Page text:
By: Michael Palacios and Zak Royka
Photo Editor and Website Editor
Thanks to Rose State College, Oklahoma’s investment in drones is flying further with the introduction of a new 16-week drone course.
The course provides an introduction to small unmanned aircraft system operations, safety considerations, regulatory requirements and more. At the end of the course, students will be prepared to take the Federal Aviation Administration’s unmanned aircraft general knowledge test and earn their remote pilot [part 107] certificates.
Ryan Stoddard, Ph.D., the dean of the engineering and sciences division at Rose State College, is the instructor for the course. A graduate of the United States Naval Academy and former naval aviator, he holds a doctorate in mechanical engineering from Virginia Tech.
“A small unmanned aircraft system is useful as a tool because it is an affordable, highly maneuverable, flying HD camera connected to an accurate GPS,” he said. “This makes it valuable for photography, videography, inspections and photogrammetry (mapping) in industries such as construction, agriculture, utilities, surveying, public safety, real estate and marketing.” Sen. Nathan Dahm, R-Broken Arrow, has also had drones on the brain.
In an effort to promote transparency, Dahm introduced Senate Bill 36, which would make police drone footage accessible through Oklahoma’s Open Records Act if passed. “The law says that bodycam footage and dashcam footage are subject to (the Open Records Act), but drone footage is not,” he said. “Government in general doesn’t like transparency and accountability, whether it’s law enforcement or any other entity of government.”
Drones have been a hot topic in government for several years. In 2022, Gov. Kevin Stitt signed House Bill 3171, which classified the unlawful use of drones as a misdemeanor offense. Drones are small, hard to trace and cheap to operate. This cocktail of features makes them the perfect platform for bad actors to use for any number of purposes.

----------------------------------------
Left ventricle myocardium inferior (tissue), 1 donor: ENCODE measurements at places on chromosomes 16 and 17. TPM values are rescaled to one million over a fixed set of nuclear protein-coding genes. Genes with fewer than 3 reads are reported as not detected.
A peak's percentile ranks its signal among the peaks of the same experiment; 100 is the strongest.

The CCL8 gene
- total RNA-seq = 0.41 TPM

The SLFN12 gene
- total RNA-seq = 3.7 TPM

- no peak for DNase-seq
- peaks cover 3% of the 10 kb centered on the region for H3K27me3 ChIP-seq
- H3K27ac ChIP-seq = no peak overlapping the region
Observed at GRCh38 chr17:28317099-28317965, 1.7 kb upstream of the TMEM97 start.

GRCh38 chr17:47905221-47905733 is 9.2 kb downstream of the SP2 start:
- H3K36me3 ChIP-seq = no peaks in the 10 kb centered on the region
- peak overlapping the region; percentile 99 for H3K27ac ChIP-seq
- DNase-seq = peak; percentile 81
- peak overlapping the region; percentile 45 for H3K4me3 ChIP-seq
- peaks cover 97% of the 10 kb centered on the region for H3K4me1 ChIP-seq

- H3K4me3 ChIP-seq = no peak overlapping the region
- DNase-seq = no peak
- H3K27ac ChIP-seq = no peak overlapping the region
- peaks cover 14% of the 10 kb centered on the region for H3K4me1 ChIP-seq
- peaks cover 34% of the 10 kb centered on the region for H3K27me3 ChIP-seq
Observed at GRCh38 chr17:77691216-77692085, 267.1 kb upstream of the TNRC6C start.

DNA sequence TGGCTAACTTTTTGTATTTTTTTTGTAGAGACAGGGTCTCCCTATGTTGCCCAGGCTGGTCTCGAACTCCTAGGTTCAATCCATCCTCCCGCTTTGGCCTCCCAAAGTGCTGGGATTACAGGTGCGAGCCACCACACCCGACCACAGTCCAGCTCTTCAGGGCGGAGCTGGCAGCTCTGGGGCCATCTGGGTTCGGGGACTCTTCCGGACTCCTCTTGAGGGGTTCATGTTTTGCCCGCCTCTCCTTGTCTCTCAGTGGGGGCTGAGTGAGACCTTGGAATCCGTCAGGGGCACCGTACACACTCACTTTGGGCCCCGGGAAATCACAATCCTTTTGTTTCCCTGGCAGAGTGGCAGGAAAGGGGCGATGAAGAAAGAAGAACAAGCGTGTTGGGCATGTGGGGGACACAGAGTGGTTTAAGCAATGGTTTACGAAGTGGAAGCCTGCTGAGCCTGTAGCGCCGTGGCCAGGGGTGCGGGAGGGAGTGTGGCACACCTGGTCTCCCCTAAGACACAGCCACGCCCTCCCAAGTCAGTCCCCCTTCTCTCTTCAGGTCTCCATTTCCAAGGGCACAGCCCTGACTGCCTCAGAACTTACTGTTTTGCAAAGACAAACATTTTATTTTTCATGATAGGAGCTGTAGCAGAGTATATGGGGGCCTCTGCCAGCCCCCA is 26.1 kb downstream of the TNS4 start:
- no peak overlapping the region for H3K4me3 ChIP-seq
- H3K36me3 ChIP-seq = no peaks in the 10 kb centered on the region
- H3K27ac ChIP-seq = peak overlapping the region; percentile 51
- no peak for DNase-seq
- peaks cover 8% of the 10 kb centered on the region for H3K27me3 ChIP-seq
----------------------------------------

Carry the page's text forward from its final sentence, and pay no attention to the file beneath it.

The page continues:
For those interested in drones as a hobby, there are multiple ways to inexpensively get involved. Many small aviation clubs dot the state, and many various entry-level drones sell for under $100. However, by law, all recreational flyers must hold a Recreational UAS Safety Test certificate, which is attained by passing an aeronautical knowledge and safety test. Recreational flyers must also have an adequate understanding of flying requirements. If requested by law enforcement or FAA personnel. The TRUST test is free to take and can be found on the FAA website.
The drone industry in Oklahoma is getting noticed. In 2022, George Mason University ranked Oklahoma No. 1 in drone commerce readiness. With wide open skies and the FAA facilities at the heart of the state, Oklahoma is more than prepared to take on the economic changes that the drone market brings.
For states that welcome aerial commerce, adapting to mainstream drone usage could rapidly change the economy and revolutionize many industries. Various home delivery services such as FedEx and UPS have already tested drones for commercial use, but there are also potential agricultural and medical applications on the horizon. Commonly used for photography, land surveying and geo-mapping, drones are also used extensively in the film industry to get previously cost-prohibitive aerial shots.
The growing interest in drones combined with the up-and-coming film industry in Oklahoma have spawned several dedicated drone film companies and even a drone film festival. Already in its third year, the Thunderbird Drone Film Festival is the first of its kind in Oklahoma. The two-day festival is in Woodward and involves an aerial scavenger hunt, an obstacle course and awards show.
In 15 years, drones have gone from a curiosity to a tool with practical application. The rapid advancement in lithium-ion batteries and the increased availability of small microprocessors have played a large role in this booming industry. Oklahoma has become a hotbed for aerial technology innovation largely due to the influence of Tinker Air Force Base and the significant aerospace presence in the state.
To further cement Oklahoma’s aerospace reputation, Sen. John Haste, R-Broken Arrow, and Rep. Kevin Wallace, R-Wellston, recently coauthored Senate Bill 942, which would create the Oklahoma Aircraft Engine Testing Development Grant Program to advance aerospace research.
Students interested in Rose State’s introductory drone course can enroll for the fall 2023 semester beginning March 27.